Human teeth are designed to break down the food by cutting, biting and crushing so that they can be mixed with saliva and swallowed for digestion. There are four types of teeth in humans, namely, incisors, canines, premolars and molars. Each of these groups of teeth have specific function in chewing and swallowing.
Parts of a human teeth:
Types of teeth:
The four teeth, each in upper and lower jaw, that are on the front, are called incisors. They help in cutting the food. They have a single root and a sharp incisal edge.
The two canines, each on the upper and lower jaw, lie on both the sides of incisors. They have a sharp tip to tear food. They have a single root, which is the longest among all other teeth. They give shape to the corners of the mouth.
They are also known as bicuspids and are located behind and adjacent to the canines. There are two premolars on each side, both upper and lower jaw, making the total count as eight. The premolars have 3 mounds or cusps in each tooth. The first premolars on either side on the upper jaw have two roots each and all other premolars have single roots.
The last teeth on either side on the upper and lower jaws are called molars. They have flatter surfaces so that grinding of food is possible. Molars in the lower jaw have 2 roots and those in the upper jaw usually have 3 roots. There are 3 molars on each side in the upper and on the lower jaws, making them a total of 12, if all of them grow fully. Sometimes the last molars may not grow out of the gums. The last molars are also called wisdom teeth.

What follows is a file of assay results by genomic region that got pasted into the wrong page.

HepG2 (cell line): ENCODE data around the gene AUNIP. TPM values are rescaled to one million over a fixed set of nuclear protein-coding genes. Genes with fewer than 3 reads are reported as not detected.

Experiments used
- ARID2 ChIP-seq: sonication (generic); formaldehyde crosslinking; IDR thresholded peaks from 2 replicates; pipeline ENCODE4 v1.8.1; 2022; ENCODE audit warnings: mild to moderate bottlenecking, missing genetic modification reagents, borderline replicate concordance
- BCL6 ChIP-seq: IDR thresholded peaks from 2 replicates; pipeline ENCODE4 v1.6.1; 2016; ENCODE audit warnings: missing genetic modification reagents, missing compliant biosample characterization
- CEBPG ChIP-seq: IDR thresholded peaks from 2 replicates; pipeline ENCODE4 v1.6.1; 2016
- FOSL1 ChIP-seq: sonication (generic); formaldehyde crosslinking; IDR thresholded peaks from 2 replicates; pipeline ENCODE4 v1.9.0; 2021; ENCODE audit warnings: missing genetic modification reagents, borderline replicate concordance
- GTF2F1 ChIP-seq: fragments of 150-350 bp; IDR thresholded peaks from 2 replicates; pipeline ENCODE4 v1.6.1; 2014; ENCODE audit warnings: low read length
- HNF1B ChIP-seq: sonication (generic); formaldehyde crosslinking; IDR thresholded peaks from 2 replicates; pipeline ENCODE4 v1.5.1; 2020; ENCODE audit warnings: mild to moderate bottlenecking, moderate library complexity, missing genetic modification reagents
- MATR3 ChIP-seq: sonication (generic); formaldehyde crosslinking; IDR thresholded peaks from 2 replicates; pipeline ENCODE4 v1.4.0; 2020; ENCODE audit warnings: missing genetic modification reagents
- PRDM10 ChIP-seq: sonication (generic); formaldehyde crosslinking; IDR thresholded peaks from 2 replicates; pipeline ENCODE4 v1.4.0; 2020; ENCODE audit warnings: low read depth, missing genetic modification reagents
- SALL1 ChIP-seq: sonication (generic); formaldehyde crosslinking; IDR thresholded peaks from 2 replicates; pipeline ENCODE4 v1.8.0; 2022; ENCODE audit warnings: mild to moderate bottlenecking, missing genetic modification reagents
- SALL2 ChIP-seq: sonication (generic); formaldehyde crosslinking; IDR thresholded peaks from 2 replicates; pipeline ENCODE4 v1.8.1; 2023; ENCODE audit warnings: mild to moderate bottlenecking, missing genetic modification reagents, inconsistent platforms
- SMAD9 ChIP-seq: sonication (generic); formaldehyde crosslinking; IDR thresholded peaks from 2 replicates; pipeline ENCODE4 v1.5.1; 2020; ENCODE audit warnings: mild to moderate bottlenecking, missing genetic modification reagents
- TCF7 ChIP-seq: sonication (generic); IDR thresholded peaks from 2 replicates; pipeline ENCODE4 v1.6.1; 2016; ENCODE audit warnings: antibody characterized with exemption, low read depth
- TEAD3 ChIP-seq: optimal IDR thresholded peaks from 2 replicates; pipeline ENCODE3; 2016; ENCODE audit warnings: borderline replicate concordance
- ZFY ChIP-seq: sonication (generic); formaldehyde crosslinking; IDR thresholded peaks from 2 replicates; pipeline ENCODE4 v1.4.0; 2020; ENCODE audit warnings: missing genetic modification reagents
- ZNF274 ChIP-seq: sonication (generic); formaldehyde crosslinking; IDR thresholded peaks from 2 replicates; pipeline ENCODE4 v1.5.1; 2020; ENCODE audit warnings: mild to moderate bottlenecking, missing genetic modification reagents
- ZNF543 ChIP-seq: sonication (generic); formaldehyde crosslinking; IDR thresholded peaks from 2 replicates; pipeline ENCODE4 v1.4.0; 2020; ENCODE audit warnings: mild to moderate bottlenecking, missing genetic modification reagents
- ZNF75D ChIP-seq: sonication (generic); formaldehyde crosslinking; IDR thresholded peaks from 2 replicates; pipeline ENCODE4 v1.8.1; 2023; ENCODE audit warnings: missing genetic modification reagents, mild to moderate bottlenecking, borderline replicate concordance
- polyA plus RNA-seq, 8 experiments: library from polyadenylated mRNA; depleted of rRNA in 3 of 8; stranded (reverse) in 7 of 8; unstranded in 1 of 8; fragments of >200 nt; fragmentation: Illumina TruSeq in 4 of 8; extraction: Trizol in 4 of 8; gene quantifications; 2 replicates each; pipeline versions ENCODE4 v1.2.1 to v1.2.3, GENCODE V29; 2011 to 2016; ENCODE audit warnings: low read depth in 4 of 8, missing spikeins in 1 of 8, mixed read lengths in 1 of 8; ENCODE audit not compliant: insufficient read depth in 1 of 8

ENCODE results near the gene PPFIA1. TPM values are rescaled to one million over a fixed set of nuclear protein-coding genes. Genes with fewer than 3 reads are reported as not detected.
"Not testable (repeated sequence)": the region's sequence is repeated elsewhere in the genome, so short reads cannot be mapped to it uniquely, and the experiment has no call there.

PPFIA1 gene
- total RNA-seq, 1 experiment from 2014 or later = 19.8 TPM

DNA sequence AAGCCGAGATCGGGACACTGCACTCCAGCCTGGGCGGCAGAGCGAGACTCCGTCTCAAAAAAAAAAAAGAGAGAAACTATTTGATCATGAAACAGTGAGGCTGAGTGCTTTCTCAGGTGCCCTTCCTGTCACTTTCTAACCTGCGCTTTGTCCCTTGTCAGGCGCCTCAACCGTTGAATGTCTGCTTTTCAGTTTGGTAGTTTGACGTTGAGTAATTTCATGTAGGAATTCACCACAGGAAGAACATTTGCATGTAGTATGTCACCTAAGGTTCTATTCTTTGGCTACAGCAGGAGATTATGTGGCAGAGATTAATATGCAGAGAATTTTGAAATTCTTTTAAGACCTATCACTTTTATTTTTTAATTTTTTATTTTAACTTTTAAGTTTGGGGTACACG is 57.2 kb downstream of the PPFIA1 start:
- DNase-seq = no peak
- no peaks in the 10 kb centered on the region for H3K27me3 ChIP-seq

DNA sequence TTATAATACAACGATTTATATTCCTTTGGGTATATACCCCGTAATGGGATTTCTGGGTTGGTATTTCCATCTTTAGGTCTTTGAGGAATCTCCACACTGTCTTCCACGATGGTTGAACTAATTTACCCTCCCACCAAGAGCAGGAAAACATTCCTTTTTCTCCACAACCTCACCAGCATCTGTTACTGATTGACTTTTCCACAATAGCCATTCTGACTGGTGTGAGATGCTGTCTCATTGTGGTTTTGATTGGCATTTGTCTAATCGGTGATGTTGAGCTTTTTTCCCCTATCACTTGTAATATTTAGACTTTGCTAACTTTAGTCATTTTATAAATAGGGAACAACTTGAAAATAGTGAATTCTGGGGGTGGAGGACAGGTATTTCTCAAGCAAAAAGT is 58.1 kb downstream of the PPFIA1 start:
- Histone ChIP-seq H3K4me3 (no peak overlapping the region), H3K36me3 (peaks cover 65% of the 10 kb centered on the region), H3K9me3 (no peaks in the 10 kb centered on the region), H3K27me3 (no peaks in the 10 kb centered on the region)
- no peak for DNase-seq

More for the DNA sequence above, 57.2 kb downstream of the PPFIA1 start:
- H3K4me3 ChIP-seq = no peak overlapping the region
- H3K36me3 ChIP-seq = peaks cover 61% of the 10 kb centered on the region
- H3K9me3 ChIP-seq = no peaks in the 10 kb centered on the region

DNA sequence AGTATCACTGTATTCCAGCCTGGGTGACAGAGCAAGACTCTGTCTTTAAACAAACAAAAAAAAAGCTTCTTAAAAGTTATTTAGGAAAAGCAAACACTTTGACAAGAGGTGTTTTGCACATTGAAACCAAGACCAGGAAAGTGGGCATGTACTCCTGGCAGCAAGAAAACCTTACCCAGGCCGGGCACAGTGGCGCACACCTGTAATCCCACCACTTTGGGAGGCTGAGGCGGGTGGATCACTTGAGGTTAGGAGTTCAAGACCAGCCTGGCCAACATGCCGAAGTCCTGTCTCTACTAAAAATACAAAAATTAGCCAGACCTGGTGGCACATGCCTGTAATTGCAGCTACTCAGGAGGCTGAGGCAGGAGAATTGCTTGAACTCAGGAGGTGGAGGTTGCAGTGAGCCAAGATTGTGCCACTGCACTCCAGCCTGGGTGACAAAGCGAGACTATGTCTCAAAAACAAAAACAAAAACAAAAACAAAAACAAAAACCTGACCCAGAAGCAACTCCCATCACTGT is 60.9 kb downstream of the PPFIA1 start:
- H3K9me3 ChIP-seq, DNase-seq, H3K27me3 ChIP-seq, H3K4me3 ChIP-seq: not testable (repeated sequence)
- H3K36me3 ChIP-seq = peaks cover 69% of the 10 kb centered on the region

Primary and Permanent teeth:
Primary teeth start growing when the child is about 6 months of age. Primary teeth when fully grown are ten in the upper and ten on the lower jaw. The premolars grow only after these fall off and permanent teeth grow. Teeth start falling off at the age of about 5-8 years and are fully grown by the age of about 12 years.
Oral hygiene is important not only for healthy teeth, but also overall health of the individual. Prevention of dental caries, diseases of the teeth and gums, bad breath, etc can be achieved by regular visits to the dentist for cleaning plaques that accumulate and are out of reach for a tooth brush.